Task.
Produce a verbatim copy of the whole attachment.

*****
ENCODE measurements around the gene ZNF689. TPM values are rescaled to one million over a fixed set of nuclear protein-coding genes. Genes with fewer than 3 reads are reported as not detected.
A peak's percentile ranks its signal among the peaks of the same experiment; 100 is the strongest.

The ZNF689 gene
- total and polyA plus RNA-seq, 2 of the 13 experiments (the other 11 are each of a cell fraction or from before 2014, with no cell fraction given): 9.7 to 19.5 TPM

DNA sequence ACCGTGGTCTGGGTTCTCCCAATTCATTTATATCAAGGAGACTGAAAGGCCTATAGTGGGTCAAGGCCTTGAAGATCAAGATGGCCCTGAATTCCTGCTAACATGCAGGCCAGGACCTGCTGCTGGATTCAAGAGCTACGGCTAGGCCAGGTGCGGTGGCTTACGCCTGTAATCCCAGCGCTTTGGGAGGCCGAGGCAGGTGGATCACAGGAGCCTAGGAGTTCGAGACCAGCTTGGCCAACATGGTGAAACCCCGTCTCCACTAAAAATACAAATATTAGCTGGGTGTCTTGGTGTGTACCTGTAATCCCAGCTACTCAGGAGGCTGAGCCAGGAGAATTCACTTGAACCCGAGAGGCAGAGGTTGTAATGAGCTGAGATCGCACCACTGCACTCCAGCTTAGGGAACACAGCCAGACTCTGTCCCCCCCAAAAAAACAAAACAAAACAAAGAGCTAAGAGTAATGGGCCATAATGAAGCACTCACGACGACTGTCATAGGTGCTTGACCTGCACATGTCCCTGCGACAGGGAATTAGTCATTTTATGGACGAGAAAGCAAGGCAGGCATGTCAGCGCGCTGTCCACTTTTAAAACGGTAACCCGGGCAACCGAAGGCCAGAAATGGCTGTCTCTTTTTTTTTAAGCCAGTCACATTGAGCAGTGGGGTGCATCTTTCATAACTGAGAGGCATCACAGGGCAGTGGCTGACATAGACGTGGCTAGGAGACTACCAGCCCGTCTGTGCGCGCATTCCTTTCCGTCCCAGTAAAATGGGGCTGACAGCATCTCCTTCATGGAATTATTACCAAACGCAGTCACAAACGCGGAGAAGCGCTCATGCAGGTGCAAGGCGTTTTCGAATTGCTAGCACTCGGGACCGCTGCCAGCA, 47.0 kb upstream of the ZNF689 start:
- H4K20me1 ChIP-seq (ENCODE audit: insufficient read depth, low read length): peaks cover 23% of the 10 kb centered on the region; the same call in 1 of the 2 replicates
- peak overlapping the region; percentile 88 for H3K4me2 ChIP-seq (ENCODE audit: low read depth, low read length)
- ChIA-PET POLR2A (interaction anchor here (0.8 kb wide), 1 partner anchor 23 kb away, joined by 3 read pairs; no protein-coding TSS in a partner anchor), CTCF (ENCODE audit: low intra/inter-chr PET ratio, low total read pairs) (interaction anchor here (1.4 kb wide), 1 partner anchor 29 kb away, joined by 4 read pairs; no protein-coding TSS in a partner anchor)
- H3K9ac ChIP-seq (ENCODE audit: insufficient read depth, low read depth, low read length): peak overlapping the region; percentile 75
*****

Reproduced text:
ENCODE measurements around the gene ZNF689. TPM values are rescaled to one million over a fixed set of nuclear protein-coding genes. Genes with fewer than 3 reads are reported as not detected.
A peak's percentile ranks its signal among the peaks of the same experiment; 100 is the strongest.

The ZNF689 gene
- total and polyA plus RNA-seq, 2 of the 13 experiments (the other 11 are each of a cell fraction or from before 2014, with no cell fraction given): 9.7 to 19.5 TPM

DNA sequence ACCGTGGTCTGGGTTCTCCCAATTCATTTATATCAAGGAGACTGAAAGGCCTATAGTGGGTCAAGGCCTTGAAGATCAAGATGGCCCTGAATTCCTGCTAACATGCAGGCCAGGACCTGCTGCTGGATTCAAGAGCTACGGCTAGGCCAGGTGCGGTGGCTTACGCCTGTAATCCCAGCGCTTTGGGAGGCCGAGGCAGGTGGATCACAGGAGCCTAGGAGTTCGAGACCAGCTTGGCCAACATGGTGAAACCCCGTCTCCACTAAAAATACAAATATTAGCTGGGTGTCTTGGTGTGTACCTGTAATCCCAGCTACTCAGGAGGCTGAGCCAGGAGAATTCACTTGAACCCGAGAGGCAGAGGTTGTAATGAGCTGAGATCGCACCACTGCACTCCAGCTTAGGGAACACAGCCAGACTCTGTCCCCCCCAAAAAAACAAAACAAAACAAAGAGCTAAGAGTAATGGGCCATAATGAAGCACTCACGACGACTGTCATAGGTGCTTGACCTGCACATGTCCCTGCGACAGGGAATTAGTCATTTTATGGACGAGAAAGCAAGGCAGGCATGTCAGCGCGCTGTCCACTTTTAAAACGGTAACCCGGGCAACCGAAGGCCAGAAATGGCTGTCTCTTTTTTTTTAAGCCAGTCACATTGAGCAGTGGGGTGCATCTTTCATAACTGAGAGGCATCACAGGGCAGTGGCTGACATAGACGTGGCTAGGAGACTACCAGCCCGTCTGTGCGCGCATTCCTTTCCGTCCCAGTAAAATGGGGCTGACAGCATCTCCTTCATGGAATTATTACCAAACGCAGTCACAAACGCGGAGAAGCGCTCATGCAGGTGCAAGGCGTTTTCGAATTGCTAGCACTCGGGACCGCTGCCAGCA, 47.0 kb upstream of the ZNF689 start:
- H4K20me1 ChIP-seq (ENCODE audit: insufficient read depth, low read length): peaks cover 23% of the 10 kb centered on the region; the same call in 1 of the 2 replicates
- peak overlapping the region; percentile 88 for H3K4me2 ChIP-seq (ENCODE audit: low read depth, low read length)
- ChIA-PET POLR2A (interaction anchor here (0.8 kb wide), 1 partner anchor 23 kb away, joined by 3 read pairs; no protein-coding TSS in a partner anchor), CTCF (ENCODE audit: low intra/inter-chr PET ratio, low total read pairs) (interaction anchor here (1.4 kb wide), 1 partner anchor 29 kb away, joined by 4 read pairs; no protein-coding TSS in a partner anchor)
- H3K9ac ChIP-seq (ENCODE audit: insufficient read depth, low read depth, low read length): peak overlapping the region; percentile 75